<![CDATA[KidSenz - News for kids - APRIL ]]>Sat, 05 Dec 2015 13:51:11 -0800Weebly<![CDATA[Decrease in the number of Monarch Butterflies ]]>Tue, 30 Apr 2013 18:09:08 GMThttp://www.kidsenz.com/april/decrease-in-the-number-of-monarch-butterfliesPicture
There was a drop seen in the number of migrating Monarch butterflies this season. These beautiful orange and black butterflies are considered the “king” of butterflies. Their lovely orange wings with black borders have black veins with white spots on them.


The annual migration of North America’s monarch butterfly is a unique and amazing phenomenon. It is the only butterfly known to make a two-way migration like birds do. The monarchs in Eastern North America have a second home in the Sierra Madre Mountains of Mexico. The monarchs of the Western North America have theirs in California. Some of these butterflies fly as far as 3,000 miles to reach their winter home!


Why do they migrate?
They migrate because of two reasons. First, monarchs can’t survive in cold winters or in hot summers. The monarchs know that it is time to travel based on weather changes.

Second, Monarch butterflies migrate because their main food source plant (milkweed) does not grow in their winter sites. So the spring generation must fly back north to places where the plants are plentiful for them to feed on. Without milkweed, the *larva would not be able to develop into a butterfly.


Monarch’s sense of direction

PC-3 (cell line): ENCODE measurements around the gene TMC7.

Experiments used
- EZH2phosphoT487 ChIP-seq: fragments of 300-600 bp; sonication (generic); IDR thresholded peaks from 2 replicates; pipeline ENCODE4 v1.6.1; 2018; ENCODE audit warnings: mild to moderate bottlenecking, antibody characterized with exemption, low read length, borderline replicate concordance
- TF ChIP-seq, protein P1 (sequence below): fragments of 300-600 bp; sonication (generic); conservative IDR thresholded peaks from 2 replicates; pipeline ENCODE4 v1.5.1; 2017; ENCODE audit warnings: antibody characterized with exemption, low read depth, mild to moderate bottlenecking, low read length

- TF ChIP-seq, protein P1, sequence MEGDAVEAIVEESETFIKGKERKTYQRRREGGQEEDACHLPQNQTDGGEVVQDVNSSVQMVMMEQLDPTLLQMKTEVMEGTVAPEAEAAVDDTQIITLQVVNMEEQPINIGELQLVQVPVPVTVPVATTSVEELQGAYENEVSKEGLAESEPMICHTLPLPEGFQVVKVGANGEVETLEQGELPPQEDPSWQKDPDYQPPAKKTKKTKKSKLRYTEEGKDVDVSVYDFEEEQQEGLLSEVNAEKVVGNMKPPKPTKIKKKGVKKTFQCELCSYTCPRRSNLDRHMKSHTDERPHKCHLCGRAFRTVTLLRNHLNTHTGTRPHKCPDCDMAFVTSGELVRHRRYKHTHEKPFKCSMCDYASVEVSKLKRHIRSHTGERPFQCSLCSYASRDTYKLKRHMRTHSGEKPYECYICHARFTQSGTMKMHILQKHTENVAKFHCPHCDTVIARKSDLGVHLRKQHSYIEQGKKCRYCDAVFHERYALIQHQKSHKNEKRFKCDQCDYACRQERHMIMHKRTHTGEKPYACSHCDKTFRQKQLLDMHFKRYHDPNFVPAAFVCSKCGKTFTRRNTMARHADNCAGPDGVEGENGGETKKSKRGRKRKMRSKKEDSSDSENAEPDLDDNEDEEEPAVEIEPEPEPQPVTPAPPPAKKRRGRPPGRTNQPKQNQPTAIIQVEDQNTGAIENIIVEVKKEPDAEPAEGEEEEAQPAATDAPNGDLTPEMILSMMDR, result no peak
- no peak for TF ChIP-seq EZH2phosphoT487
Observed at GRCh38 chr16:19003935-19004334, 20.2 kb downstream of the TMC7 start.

Scientists believe they have found the secret to the butterfly’s internal sense of direction. The butterflies have an internal *solar compass, which guides them to the southwest in the autumn. They believe that the Monarch’s chart out their path with the help of the Earth’s gravitational pull and the position of the sun. Once their path is set, air currents help them travel these long distances.


Why are they reducing in number?
Scientists think this sudden reduction in number of monarchs has to do with a reduction in their favorite food. The Monarch butterflies and caterpillars like to feed on a special type of plant called “milkweeds”.  Unfortunately, the places that have these plants are reducing because people have been cutting them down and building homes. These places in California and Mexico should be protected and *conserved to promote the long-term survival of this special migrating species.


Interesting Fact: 
Did you know that monarch butterflies are poisonous? They won’t harm humans, but the chemicals from the milkweed plant that they eat when they are in the larvae stage builds up inside of them and gives them a poisonous defense against predators like frogs, birds, mice and lizards.


Gem Words
larva: The newly hatched, wingless, often wormlike form of many insects before metamorphosis
air currents: Moving air sometimes with considerable force from an area of high pressure to an area of low pressure
conserve: To protect
solar compass: A navigational compass that uses the sun to establish direction




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